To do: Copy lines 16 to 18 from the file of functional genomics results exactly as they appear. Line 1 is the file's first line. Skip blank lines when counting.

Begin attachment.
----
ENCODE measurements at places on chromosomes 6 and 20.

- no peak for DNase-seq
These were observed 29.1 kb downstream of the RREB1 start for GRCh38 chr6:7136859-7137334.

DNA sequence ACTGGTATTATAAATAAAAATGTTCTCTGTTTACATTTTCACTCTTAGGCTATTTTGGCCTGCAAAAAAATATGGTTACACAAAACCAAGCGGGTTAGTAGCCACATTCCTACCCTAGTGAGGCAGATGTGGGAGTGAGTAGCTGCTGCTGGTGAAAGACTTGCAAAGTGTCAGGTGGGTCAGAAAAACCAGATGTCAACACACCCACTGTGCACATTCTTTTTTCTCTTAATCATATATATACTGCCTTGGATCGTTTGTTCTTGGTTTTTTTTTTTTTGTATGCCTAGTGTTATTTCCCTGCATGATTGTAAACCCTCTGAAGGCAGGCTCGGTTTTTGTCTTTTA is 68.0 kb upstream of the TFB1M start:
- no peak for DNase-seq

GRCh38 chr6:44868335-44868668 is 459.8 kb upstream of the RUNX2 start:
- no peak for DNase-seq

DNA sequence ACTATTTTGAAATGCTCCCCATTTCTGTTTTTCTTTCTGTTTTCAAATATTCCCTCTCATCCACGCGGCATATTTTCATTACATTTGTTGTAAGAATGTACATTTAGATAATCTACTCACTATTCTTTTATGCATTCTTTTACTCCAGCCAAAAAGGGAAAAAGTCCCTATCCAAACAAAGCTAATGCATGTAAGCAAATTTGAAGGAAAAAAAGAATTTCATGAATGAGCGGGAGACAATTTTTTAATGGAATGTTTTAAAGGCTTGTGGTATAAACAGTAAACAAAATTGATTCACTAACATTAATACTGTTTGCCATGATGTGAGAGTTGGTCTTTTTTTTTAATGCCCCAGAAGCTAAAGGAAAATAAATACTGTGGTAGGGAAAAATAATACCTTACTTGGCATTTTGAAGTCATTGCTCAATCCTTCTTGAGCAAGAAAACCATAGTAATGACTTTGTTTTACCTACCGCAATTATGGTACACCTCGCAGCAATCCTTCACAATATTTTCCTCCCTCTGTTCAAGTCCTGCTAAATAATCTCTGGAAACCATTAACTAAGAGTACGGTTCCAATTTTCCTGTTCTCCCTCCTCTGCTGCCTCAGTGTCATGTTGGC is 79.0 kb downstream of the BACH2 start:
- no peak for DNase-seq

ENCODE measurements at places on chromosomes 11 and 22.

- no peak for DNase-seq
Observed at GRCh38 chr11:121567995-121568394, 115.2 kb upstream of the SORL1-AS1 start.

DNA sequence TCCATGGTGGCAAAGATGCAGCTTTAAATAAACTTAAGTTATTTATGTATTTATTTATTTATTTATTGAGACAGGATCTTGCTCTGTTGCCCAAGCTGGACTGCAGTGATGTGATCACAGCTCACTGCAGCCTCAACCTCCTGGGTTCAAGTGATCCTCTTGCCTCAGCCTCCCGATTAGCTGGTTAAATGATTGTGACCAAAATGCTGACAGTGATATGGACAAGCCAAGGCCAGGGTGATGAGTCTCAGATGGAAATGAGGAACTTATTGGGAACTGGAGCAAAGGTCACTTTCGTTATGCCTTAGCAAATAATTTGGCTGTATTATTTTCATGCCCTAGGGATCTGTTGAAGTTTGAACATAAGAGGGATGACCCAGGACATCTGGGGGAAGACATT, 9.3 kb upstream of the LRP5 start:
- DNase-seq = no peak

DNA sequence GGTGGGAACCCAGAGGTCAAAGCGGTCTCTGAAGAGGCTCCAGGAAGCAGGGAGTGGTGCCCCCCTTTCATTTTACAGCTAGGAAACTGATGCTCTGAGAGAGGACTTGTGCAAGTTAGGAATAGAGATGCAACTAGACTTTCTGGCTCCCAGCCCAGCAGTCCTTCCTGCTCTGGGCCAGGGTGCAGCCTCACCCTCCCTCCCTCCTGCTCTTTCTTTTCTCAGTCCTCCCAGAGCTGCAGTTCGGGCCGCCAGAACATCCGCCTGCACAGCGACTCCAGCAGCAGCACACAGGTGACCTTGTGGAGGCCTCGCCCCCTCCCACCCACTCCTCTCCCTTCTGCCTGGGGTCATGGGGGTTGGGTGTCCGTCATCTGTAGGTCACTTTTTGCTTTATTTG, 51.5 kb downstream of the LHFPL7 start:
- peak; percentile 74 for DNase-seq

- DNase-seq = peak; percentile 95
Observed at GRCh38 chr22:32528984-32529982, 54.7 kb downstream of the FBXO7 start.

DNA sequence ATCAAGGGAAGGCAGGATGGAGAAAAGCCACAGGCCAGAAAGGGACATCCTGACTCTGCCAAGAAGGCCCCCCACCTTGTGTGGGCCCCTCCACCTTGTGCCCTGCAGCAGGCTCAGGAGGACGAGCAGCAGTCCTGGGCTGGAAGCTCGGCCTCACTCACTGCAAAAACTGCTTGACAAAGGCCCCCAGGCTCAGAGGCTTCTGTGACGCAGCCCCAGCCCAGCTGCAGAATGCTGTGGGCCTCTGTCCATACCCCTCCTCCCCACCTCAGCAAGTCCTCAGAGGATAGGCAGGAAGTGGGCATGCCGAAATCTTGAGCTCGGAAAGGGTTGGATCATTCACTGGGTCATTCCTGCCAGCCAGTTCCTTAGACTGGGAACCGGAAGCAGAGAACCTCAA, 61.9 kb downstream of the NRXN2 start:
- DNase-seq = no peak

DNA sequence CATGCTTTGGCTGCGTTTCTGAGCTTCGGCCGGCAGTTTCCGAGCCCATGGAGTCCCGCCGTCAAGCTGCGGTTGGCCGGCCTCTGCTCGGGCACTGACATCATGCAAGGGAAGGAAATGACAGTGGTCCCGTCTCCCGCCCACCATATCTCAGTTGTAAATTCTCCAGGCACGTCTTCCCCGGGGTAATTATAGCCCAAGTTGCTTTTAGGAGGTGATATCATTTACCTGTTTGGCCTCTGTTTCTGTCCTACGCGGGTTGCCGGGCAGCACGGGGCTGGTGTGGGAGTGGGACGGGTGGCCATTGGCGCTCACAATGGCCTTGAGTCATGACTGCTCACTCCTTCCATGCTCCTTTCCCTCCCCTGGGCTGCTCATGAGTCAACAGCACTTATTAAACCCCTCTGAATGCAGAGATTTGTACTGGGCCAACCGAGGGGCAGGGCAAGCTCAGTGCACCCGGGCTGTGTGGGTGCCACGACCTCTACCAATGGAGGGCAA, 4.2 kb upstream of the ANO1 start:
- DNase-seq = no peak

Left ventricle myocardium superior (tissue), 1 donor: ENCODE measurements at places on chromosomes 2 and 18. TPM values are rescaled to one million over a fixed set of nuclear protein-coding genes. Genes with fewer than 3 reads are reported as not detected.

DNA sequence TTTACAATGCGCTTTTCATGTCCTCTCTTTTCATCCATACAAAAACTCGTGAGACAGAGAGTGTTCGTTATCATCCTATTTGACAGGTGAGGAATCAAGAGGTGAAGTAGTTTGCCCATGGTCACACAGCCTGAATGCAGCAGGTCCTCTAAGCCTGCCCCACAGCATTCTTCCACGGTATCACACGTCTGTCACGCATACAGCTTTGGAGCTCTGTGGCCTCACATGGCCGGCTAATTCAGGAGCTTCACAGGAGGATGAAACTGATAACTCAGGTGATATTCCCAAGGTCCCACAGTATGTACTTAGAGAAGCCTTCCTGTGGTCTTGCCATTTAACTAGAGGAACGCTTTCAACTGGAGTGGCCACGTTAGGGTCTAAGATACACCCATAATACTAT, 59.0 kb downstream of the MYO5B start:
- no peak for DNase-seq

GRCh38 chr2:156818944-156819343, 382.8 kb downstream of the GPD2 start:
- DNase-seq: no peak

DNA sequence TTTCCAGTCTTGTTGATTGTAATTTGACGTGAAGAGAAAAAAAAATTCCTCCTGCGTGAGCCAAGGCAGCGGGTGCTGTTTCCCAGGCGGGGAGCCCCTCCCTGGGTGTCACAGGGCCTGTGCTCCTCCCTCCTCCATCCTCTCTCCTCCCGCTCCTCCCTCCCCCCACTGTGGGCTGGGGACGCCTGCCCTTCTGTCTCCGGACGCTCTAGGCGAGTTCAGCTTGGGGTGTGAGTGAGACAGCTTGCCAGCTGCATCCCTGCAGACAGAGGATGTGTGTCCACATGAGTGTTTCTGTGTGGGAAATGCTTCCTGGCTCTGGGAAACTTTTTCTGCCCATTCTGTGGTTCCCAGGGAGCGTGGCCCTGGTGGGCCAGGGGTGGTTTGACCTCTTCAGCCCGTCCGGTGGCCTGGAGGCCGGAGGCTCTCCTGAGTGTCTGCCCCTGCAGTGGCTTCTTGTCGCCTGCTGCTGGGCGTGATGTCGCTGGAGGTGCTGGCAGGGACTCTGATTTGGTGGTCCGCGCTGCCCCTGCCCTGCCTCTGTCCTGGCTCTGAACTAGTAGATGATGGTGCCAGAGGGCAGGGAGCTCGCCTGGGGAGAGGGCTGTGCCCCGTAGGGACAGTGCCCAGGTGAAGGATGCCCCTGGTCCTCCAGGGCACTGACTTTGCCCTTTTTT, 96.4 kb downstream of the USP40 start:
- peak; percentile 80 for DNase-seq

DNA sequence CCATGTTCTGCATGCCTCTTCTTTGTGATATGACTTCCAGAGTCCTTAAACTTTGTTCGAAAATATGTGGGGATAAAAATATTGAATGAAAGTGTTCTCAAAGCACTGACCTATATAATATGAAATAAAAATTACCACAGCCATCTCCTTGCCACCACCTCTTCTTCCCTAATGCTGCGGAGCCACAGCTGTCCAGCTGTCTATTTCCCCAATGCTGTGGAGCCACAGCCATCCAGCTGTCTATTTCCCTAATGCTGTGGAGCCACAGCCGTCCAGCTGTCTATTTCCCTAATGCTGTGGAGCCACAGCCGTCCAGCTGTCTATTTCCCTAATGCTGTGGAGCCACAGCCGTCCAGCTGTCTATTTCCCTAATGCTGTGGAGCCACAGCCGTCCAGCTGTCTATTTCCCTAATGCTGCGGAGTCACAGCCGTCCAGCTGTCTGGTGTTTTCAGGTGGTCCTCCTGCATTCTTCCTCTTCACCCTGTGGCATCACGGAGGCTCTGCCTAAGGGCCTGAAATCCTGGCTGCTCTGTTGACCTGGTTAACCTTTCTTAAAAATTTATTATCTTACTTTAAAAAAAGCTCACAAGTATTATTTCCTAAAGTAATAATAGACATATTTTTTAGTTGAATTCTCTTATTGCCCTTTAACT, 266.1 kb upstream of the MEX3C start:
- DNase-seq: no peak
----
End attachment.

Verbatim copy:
- peak; percentile 74 for DNase-seq

- DNase-seq = peak; percentile 95
Observed at GRCh38 chr22:32528984-32529982, 54.7 kb downstream of the FBXO7 start.